What makes the Luxury Automatic appealing (it’s definitely not its name) is it’s all-metal palette and use of texture and layering. Though spartan, it has a very architectural feel, with a dial that has multiple layers, inset markers and a plethora of finishing. The case then has slightly aggressive lines and a woven-plate texture that is unlike anything else I’ve seen.
If you like to wear all black to the office, sport titanium frames and prefer glass to wood, this is the watch for you. That said, it’s also just a cool watch for anyone that likes the look of metal and a more modern style. This one also features Tissot’s Powermatic 80 movement, which has an 80hr power reserve. The idea being, you take it off after work on Friday, party all weekend with something else on your wrist, and it still is keeping time monday morning.
Hamilton did such a good job with this one, that it should really be high up on anyone’s list of potential dress pieces, let alone just watches to get. Seriously, this one is just fun to wear and exudes style. Measuring 38mm (there is also a 42, but forget that one) it looks and feels like a large vintage watch, but is built to very modern standards. The case is curvaceous and nimble, with slick lines and a slim profile that is dominated by a domed sapphire.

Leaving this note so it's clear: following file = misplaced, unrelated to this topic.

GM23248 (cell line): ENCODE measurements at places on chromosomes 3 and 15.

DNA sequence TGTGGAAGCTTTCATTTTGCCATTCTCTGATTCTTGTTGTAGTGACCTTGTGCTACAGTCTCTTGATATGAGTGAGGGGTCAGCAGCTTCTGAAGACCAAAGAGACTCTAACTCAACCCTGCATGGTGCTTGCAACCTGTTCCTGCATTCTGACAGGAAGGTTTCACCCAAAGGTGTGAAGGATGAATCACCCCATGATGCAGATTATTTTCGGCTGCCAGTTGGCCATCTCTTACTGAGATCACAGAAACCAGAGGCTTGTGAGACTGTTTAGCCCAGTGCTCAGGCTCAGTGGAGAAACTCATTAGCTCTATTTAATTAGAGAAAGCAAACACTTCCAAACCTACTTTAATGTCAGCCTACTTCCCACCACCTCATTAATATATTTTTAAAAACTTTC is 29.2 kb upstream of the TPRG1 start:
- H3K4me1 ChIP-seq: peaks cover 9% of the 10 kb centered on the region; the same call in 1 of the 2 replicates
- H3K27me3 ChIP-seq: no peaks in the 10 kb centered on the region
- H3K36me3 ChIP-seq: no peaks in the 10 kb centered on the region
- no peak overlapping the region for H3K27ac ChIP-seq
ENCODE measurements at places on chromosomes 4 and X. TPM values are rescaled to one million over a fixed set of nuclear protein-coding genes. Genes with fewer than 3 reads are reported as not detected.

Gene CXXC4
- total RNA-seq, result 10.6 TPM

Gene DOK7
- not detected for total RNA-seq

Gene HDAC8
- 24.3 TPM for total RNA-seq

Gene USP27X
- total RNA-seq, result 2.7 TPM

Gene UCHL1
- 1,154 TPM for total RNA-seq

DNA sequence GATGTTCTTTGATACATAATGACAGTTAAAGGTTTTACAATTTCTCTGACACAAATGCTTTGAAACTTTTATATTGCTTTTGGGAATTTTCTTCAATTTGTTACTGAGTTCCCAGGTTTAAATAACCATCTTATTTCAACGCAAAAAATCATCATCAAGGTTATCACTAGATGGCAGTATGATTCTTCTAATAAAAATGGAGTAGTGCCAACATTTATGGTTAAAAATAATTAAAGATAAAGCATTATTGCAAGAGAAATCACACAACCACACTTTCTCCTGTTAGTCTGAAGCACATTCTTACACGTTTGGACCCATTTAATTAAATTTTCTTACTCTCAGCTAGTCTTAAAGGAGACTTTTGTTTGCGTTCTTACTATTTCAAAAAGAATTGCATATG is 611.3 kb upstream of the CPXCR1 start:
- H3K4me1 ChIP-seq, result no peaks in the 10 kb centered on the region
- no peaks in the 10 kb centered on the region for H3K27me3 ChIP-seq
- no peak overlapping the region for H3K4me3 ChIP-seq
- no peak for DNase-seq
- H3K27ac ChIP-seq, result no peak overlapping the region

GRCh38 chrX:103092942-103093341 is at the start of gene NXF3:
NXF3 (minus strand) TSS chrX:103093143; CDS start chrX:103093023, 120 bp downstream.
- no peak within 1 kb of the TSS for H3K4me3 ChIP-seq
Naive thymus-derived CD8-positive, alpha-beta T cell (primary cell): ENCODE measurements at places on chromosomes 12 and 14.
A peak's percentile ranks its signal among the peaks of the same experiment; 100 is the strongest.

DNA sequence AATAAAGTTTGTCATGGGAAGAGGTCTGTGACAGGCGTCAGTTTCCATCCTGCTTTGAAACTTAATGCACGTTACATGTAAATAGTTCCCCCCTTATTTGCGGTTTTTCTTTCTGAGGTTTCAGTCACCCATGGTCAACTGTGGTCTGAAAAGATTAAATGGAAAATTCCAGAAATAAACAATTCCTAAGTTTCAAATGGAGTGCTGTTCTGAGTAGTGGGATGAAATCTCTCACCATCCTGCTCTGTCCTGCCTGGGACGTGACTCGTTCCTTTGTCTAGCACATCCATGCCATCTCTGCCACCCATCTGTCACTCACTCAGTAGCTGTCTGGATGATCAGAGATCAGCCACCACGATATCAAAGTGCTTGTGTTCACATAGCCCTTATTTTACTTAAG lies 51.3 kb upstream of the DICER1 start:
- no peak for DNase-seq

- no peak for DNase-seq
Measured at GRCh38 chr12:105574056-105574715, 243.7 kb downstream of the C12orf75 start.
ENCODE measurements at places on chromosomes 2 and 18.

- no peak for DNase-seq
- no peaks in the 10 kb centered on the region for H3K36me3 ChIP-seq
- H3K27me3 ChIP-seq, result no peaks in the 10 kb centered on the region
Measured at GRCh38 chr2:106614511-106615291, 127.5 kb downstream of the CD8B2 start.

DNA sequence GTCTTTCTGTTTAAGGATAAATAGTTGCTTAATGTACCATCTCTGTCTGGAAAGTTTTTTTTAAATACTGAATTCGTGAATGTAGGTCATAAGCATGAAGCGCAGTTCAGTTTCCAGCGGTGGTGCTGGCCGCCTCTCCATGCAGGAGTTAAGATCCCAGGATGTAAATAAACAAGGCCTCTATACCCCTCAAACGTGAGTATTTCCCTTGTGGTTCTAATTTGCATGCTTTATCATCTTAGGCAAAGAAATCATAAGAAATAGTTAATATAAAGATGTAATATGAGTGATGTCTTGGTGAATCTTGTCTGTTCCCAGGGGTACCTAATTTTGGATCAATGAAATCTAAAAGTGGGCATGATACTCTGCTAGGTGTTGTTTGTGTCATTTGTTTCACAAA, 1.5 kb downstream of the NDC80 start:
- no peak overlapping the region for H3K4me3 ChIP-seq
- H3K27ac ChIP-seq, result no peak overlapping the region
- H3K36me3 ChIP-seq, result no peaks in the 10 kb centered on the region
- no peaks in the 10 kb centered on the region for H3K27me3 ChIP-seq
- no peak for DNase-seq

The dial, however, is the show stopper. Simple, reductive, but effortlessly cool, the domed silver-sunburst plays with light at every angle, even reflecting the case a bit, for a surface you can just stare at. On it are long grey lines for an index, a 6 o’clock date (right where it should be), a bit of text and a vintage Hamilton logo. Simple curved black stick hands for the hour and minute tell the time. No seconds… a detail, or lack there of, I really appreciated.
Though I’m not much of a gold person, it looks good on this watch, playing off of the grey in the dial and the black strap. That said, the simple steel model is probably the safer option. Put this one on and never take it off. Office, bar, wedding, concert, monster truck rally, this watch will always look good.